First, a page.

Etobicoke (with a silent 'ke') is a district and a former municipality within the current city of Toronto, Ontario, Canada. Comprising the western section of Toronto, it had an official population of 347,948 residents as of the Canada 2011 Census. While it consists of only 13% of Toronto's population, it occupies about 20% of its total area. It is bordered on the south by Lake Ontario, on the east by the Humber River, on the west by Etobicoke Creek, the city of Mississauga and Toronto Pearson International Airport (though a small portion of the airport extends into Etobicoke) and on the north by Steeles Avenue West.
Etobicoke is marked on this sketchmap of modern-day Toronto. The three Lakeshore Towns of Mimico, New Toronto and Long Branch are included within its boundaries--the map reflects the period 1967-1998.
Different groups of First Nations peoples used the land that is now Etobicoke at different times. As the Algonquins gradually moved west from the Atlantic to Lake Erie, it is almost certain that they would have occupied this land at some point. By the time they were mostly settled on the shores of Georgian Bay, The Huron-Wendat were the primary residents of the north shore of Lake Ontario and, somewhere in the 17th century, they were pushed out by the Haudenosaunee (Iroquois) people. After continued harassment from the south, a coalition of the Ojibway, Odawa and Potawatomi Algonquin nations, known as the Three Fires, gradually pushed the Haudenosaunee off this land and the Mississaugas settled there by 1695, fishing and growing crops more locally in the summer and hunting further afield in the winter.
The name "Etobicoke" was derived from the Mississauga word wah-do-be-kang (wadoopikaang), meaning "place where the alders grow", which was used to describe the area between Etobicoke Creek and the Humber River. The first provincial land surveyor, Augustus Jones, also spelled it as "ato-be-coake". Etobicoke was finally adopted as the official name in 1795 on the direction of Lieutenant Governor John Graves Simcoe.
Etobicoke was intended by the British to be included in the Toronto Purchase of 1787. However, whether the western boundary of the purchase was the Humber River or the Etobicoke River (now, Etobicoke Creek) was disputed. The Mississauga Indians allowed British surveyor Alexander Aitkin to survey the disputed land, and eventually the dispute was settled, with the Mississauga recognising the purchase as extending to Etobicoke Creek, and the British paying an additional 10 shillings for the purchase.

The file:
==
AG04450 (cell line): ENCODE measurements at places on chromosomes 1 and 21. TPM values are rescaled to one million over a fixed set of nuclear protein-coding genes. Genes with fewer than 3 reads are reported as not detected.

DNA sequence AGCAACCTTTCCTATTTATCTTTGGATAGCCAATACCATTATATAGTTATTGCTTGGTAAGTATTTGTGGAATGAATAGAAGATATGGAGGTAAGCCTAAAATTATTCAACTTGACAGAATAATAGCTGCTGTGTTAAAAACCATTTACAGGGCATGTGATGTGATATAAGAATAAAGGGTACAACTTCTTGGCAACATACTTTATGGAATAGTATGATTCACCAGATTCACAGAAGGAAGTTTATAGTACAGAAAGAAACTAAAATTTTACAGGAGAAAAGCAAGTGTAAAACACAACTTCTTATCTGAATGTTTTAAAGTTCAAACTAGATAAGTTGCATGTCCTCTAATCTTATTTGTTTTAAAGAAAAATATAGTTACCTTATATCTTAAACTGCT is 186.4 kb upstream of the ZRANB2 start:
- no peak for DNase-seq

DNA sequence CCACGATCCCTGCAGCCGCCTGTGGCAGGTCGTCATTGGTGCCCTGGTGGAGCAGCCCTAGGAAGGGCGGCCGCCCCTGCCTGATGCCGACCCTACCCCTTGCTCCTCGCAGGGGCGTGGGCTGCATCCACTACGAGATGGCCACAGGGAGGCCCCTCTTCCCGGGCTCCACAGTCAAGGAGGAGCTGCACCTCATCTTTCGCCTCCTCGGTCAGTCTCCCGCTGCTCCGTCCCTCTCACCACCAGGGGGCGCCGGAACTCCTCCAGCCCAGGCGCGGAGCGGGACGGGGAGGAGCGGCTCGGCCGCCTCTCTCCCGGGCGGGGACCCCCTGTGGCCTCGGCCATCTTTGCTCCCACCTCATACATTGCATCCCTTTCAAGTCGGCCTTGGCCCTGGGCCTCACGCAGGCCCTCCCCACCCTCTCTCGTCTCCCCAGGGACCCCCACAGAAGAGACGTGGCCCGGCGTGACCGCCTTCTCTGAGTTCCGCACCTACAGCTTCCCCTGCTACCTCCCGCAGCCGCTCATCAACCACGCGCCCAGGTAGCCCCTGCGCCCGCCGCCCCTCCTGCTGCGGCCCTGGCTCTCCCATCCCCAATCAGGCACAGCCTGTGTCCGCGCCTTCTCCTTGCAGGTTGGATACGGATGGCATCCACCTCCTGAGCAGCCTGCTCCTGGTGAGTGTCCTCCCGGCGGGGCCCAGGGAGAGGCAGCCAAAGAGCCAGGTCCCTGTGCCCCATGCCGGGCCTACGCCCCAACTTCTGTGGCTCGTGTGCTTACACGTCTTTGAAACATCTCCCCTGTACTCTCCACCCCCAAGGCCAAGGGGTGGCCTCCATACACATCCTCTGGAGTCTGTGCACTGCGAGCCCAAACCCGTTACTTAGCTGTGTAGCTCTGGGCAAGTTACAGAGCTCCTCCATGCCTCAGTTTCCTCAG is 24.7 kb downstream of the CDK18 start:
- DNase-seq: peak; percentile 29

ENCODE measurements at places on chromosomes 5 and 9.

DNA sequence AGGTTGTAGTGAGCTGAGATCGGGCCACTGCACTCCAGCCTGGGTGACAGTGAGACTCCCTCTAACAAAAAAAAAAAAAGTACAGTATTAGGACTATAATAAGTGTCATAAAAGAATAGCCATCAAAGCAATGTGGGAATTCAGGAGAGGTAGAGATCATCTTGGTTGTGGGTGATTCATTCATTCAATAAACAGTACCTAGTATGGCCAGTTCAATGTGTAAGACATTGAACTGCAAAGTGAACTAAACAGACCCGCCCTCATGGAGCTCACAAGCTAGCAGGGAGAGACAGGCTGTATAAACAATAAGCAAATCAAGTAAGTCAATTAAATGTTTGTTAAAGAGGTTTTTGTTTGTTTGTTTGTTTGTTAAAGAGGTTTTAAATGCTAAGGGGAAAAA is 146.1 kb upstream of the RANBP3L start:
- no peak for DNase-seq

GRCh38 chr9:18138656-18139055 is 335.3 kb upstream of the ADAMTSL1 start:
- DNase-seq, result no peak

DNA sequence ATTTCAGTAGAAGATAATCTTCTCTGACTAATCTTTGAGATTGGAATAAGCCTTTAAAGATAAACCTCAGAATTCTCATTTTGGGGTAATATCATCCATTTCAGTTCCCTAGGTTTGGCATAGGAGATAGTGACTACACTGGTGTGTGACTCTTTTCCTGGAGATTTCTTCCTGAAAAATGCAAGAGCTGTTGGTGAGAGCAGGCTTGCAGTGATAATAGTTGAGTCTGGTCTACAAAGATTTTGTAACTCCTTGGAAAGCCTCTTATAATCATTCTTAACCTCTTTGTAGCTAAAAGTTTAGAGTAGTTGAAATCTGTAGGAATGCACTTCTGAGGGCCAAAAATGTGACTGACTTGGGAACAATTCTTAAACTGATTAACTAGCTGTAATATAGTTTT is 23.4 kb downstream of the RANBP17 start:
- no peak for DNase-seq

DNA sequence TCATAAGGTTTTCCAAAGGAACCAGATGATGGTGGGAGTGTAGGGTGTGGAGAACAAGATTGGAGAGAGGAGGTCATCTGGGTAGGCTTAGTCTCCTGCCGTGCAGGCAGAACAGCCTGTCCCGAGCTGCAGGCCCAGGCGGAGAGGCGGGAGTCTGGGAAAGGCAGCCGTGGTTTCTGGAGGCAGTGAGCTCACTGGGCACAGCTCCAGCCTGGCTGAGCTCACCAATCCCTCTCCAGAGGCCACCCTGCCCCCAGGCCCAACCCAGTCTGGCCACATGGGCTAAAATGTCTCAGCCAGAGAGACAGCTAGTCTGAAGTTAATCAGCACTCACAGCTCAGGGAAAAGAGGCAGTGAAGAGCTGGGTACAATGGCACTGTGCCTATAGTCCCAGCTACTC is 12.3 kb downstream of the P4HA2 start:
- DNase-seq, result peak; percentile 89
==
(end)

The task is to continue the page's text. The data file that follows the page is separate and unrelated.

Settlers began to move in from Britain. Early settlers included many of the Queen's Rangers, who were given land in the area by Simcoe to help protect the new capital of Upper Canada. In 1793-95, the Honourable Samuel Smith, a colonel in the Queen's Rangers, received land grants of , extending from today's Kipling Avenue to Etobicoke Creek, and north to Bloor Street. The first land patent was issued to Sergeant Patrick Mealey on March 18, 1797 for a plot on the west side of Royal York Road on Lake Ontario. This was part of the First Military Tract, or "Militia Lands", which extended from today's Royal York Road to Kipling Avenue, south from Bloor Street. More land was granted the members of the Queen's Rangers in the First Military tract, but most Rangers did not occupy their land and many sold their acreage to others after a short time.
The census of 1805 counted 84 people in the township of Etobicoke. In 1806 William Cooper built a grist mill and saw mill on the west bank of the Humber river, just south of Dundas Street. The 1809 census counted 137 residents. The Dundas Street bridge opened in 1816, making the township more accessible.